After many years of research with high performers, we have uncovered that high performers have control of two levers of power that separate them from the herd.
The first is their personal vision
The vision was typically the story that high performers told themselves about their task. In all cases high performers were able to connect the task to, a higher purpose, one that was not self serving but was for the betterment of all.
In other words high performers had a vision, an ideal picture of themselves in the world. What was even more startling was, the more detail in the vision and the degree of noble intent, the more successful they were.
Now before this sounds like another sermon on positive thinking, take stock, this is about attachment to the end state. Not just any end state, an end state that is in the highest good of all and therefore inclusive of others rather than being divisive. A vision with a higher purpose is the vision of leadership that enlists others.
Curiouser and curiouser, this vision was often held privately, and not explicitly expressed, and yet it didn’t appear to have an impact on its potency. It also gave them the energy of deep passion, palpable and infectous to all those around them.
Mihaly Csikzentmihalyi nailed this in is seminal work: Flow, the psychology of optimal experience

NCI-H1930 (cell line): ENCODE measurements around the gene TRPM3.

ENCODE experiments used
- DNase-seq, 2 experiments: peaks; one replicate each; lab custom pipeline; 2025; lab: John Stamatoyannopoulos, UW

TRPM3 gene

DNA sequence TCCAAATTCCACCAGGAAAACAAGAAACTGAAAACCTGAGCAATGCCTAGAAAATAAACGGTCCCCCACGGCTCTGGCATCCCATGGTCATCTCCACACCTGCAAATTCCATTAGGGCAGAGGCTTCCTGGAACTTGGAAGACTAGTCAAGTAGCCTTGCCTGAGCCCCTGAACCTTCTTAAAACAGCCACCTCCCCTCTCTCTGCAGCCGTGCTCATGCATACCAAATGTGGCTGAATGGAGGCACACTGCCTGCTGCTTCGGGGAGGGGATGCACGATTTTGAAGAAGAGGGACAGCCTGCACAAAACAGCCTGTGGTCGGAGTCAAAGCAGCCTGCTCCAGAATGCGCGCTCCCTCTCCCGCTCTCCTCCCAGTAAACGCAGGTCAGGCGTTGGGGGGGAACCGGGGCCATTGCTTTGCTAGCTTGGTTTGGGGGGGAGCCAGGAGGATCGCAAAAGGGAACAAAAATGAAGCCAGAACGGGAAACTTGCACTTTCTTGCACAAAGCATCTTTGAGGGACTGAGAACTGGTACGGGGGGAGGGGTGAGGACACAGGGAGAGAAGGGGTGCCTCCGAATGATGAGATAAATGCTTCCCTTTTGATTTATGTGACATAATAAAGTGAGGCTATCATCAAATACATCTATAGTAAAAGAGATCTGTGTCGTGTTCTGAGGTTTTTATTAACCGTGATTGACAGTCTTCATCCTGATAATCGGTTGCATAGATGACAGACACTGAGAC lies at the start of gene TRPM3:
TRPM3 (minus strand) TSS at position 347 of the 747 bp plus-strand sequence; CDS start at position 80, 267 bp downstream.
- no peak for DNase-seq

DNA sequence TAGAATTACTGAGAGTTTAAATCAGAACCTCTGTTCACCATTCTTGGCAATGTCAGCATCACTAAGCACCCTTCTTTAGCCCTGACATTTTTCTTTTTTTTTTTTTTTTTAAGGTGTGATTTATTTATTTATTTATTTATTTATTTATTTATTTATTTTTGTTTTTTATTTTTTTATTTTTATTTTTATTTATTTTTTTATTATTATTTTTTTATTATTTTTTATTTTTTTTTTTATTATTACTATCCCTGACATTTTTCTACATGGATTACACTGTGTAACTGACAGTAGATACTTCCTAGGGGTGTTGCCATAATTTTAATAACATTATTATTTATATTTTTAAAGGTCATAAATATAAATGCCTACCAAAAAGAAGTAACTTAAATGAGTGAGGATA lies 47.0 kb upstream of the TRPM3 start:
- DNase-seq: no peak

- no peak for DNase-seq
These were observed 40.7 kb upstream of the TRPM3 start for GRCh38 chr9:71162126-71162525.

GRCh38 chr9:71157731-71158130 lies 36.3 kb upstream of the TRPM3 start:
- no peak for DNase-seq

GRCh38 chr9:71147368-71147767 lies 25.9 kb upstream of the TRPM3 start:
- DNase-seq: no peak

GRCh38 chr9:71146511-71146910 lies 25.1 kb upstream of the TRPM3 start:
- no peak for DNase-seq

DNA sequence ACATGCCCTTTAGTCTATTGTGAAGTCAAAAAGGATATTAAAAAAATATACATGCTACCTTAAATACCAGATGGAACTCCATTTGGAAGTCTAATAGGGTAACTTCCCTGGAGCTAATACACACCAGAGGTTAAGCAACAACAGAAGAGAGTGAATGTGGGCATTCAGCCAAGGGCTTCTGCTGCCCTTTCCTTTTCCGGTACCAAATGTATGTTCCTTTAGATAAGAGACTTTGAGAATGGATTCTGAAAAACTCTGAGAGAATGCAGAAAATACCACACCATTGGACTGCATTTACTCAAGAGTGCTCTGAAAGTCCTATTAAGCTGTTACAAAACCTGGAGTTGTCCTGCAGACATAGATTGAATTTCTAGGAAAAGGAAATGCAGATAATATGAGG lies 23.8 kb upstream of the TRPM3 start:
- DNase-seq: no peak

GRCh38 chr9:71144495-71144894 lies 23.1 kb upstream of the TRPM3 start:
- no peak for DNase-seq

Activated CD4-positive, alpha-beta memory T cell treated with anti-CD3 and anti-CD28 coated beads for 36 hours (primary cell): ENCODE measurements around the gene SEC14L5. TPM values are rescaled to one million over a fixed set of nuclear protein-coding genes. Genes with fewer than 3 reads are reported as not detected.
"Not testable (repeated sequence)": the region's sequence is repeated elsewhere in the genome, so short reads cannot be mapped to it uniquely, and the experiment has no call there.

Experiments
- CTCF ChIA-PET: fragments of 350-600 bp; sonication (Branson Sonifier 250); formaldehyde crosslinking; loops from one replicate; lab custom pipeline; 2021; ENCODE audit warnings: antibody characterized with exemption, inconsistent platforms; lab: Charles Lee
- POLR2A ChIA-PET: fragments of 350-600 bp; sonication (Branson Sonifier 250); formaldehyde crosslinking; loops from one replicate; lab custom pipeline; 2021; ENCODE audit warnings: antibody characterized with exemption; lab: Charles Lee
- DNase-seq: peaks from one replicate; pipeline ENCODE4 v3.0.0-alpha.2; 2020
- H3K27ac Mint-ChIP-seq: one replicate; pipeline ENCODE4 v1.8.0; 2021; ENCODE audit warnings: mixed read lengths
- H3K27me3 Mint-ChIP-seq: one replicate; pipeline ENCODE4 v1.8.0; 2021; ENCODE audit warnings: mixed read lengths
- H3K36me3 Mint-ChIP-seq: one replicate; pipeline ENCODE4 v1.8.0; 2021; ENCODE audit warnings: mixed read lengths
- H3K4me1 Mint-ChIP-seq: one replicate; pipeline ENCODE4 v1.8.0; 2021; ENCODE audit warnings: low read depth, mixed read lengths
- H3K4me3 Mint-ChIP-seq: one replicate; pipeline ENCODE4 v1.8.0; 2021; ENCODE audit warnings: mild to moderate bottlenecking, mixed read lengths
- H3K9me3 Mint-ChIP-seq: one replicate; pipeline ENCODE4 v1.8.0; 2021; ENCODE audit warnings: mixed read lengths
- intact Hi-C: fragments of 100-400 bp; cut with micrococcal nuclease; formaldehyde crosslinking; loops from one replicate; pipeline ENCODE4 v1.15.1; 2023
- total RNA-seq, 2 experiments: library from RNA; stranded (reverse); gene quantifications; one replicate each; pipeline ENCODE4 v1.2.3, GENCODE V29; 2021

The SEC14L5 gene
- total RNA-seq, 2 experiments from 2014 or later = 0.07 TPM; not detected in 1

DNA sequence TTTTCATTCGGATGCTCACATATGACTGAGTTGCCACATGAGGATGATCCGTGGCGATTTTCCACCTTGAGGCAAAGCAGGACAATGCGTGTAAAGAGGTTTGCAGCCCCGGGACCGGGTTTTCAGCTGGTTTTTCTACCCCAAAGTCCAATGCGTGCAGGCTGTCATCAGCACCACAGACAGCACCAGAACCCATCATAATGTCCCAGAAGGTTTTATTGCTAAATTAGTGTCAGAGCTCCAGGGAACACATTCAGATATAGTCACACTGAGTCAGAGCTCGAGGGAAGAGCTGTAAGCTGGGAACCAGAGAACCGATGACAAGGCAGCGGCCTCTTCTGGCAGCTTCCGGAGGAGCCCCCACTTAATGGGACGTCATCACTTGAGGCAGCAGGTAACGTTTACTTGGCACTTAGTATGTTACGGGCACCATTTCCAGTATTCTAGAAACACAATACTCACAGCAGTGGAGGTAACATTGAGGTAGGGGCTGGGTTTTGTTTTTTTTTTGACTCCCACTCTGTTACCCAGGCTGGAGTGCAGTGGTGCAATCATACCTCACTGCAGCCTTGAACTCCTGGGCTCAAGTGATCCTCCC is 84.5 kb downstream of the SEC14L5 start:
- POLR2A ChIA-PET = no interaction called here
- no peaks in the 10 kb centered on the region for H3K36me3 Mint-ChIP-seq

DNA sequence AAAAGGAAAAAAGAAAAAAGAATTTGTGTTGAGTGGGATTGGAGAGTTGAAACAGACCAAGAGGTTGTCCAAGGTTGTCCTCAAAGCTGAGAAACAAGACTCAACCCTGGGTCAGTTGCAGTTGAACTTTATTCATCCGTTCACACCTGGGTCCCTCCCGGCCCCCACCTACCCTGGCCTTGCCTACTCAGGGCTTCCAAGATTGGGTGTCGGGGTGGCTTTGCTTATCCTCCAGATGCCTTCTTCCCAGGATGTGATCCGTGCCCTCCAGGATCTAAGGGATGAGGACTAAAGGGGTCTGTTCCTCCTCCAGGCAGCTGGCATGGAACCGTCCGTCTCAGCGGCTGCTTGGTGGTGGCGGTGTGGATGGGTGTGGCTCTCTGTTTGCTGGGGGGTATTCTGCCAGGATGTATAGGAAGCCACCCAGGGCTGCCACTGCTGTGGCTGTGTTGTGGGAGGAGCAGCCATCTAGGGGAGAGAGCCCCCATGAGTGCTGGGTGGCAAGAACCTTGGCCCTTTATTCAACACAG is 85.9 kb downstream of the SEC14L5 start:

Check out http://www.pursuit-of-happiness.org/history-of-happiness/mihaly-csikszentmihalyi/
The second is to self regulate
The second driver of high performance was their ability to manage their internal state, rather than be a reaction to the world around them. This means the ability to regulate emotions when triggered and being able to bring it back to a desired state.
People try and manage their feelings through their thinking and Cognitive Based Therapy certainly promises it is possible, but in effect we need to look at how the emotion is trapped in our body, before we can arrest and correct our thinking.
It is a mind-body connection …any wonder massage, yoga and exercise are so stress relieving. Typically people who can regulate their thinking and positively respond to stressful situations, are people who invest some time to knowing and nourishing their body.
Peter Levine, a world authority on somatic experiencing and a Berkley University Professor, studied wild animals to uncover how we can move through a stressful state back into the moment.
Get to know Peter Levine better at http://www.traumahealing.com/somatic-experiencing/waking-tiger.html
So connect to a higher purpose as your guide and love your body to get into the zone of high performance.
Hearts and Minds